Aussie Parents: No One Told Us of Down Syndrome Baby
But surrogate mom in Thailand says that's not true
By John Johnson, Newser Staff
Posted Aug 4, 2014 10:10 AM CDT
A photo of Gammy from his GoFundMe page.   (GoFundMe)

(Newser) – More details are filling in the story of an Australian couple accused of leaving behind a surrogate baby in Thailand who has Down Syndrome, though the additional details seem to be confusing the account instead of clarifying. The Aussie couple is denying the allegations, but the surrogate mom in Thailand thinks they're lying. It's also possible that the surrogate agency that functioned as a go-between wasn't relaying all the facts to both parties. This much is clear: The unidentified Australians paid Pattaramon Chanbua about $11,000 via the agency to carry their child, reports Reuters. She became pregnant with twins after the IVF procedure, and she says her doctors, the agency, and the Aussie couple learned that one of the twins was disabled at four months, but didn't inform her until late in her seventh month of pregnancy. At that point, she says the parents asked her, via the agency, to abort the disabled twin, but she refused on religious grounds. The couple adopted the healthy baby girl, but not Gammy, who also has lung and heart problems.

The Australian couple now tells ABC of Australia that they were never told about the boy, adding, "We saw a few people at the hospital. We [didn't] know who the surrogate was—it was very confusing. There was a language barrier." (It's not specified whether the husband or wife was speaking.) But Chanbua tells Fairfax Media that the couple knew about Gammy and explained to her they were too old to care for twins, reports the Sydney Morning Herald. They also paid her about $5,000 extra to keep Gammy, she says. The twins were next to each other at the hospital, and the husband came "to take care of the girl but never looked Gammy in the face or carried him," Chanbua recalls. "If they don't know about the twin then they wouldn't be crying the day that they took the girl out from the hospital [and home to Australia]," she adds to ABC. As the confusion gets sorted out, an online fundraising campaign for Gammy has raised more than $200,000, notes the Guardian. (Click to read about some US celebs who used surrogate mothers.)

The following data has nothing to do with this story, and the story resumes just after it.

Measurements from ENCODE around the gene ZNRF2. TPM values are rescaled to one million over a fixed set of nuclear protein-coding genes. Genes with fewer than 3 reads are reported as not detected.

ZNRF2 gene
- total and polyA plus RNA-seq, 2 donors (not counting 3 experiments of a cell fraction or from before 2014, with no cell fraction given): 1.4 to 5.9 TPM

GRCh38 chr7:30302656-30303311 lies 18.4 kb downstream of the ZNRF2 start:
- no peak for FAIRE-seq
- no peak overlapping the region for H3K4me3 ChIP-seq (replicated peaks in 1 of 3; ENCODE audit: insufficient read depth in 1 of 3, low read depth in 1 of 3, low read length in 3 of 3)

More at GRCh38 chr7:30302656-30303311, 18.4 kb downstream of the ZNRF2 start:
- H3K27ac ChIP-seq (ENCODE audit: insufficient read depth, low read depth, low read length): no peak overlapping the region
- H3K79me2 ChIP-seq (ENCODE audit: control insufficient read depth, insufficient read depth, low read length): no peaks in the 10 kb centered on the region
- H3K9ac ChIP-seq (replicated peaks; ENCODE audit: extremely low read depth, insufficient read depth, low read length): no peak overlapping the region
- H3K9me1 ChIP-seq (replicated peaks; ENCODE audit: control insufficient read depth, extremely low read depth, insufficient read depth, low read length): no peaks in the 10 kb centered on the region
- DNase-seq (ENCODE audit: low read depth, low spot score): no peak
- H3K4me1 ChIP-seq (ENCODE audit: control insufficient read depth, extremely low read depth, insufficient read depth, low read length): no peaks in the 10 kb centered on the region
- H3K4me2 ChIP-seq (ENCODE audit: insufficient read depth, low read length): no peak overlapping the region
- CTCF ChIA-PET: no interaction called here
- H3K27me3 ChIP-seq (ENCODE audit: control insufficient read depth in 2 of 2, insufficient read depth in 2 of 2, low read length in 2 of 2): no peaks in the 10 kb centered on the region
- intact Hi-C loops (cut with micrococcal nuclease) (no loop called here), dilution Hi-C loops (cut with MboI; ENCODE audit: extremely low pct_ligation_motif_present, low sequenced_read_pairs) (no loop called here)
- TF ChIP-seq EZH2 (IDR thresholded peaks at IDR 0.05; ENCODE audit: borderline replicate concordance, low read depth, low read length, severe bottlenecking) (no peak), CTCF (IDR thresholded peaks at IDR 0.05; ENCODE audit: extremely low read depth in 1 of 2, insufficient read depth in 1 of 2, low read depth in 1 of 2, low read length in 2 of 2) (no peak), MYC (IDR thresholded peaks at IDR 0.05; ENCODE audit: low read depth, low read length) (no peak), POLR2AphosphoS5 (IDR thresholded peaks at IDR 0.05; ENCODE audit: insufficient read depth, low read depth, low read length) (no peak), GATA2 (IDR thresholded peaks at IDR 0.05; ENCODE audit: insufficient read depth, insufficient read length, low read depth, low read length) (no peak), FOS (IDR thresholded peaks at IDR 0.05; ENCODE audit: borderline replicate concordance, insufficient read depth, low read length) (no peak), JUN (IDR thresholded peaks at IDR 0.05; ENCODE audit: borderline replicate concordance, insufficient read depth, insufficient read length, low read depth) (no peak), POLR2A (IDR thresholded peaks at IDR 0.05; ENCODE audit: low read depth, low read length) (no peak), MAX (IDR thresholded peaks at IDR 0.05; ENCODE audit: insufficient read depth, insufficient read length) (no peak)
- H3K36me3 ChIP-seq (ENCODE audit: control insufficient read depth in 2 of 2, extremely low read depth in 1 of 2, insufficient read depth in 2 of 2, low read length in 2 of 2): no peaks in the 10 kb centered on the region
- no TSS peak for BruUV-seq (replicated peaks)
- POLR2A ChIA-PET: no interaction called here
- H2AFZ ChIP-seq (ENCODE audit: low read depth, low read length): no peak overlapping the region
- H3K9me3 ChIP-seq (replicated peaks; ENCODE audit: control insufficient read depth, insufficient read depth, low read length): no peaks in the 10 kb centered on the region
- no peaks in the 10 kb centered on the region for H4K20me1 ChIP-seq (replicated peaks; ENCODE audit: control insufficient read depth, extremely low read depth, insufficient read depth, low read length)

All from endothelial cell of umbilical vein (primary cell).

More From Newser
My Take on This Story
To report an error on this story,
notify our editors.
Aussie Parents: No One Told Us of Down Syndrome Baby is...
Show results without voting
You Might Like
Showing 3 of 33 comments
Aug 4, 2014 11:49 PM CDT
In most "first world" countries, tests will reveal whether or not a fetus has down syndrome quite early in the pregnancy. Seems that didn't happen like that with this situation. Surrogacy is tricky enough in one's own country, but when you deal with a foreign situation, I'd think it was even more important to have everything spelled out in a contract. For example… how to deal with twins, birth defects, if one party changes their mind, etc. If there's no contract with everything spelled out for all contingencies… you may have a legal and moral mess, as seems to be the case in this situation. I am pro-choice. That doesn't mean I favor abortion, just that I think it should be legal and is a decision for the pregnant woman to make. But who exactly is "Gammy's" mother? The surrogate or the egg donor? Who gets to decide if a pregnancy continues in a case like this? Who is responsible for caring for the child if someone backs out of the arrangement?
Aug 4, 2014 10:58 PM CDT
When I first read about this I thought the parents were terrible, just taking the one child and abandoning the other one. But now that I am hearing more I have to wonder if this agency isn't a little suspect. Afterall, if an agency gets a reputation of providing surrogates who have babies with disabilities (i.e.Down Syndrome, etc) they may find themselves losing business). That said, it could be that none of the issues with the child were even communicated to the parents and when the babies were born they parents were only told that there was one child, or maybe even told that there were two babies but only one survived and one was stillborn. They probably didn't realize that the surrogate in Thailand would cause such a stir and it would be all over the media causing the parents in Australia to hear about it. But if that is in fact the case, the parents in Australia should go back to Thailand and get their other baby Gammy as well. And if they truly are not able to raise a baby with Down Syndrome they can always put him up for adoption in their country. I just think there is something fishy with this whole story, and i don't think the surrogate or the parents know as much as they think they do.
Aug 4, 2014 7:56 PM CDT
This is what we get with High Technology. Why be surprised that it extended to manufacturing human beings? And of course, if one of the manufactured humans is defective, we follow the dictates of our throw-away culture, right? We throw it away, regardless as to whether or not it is human.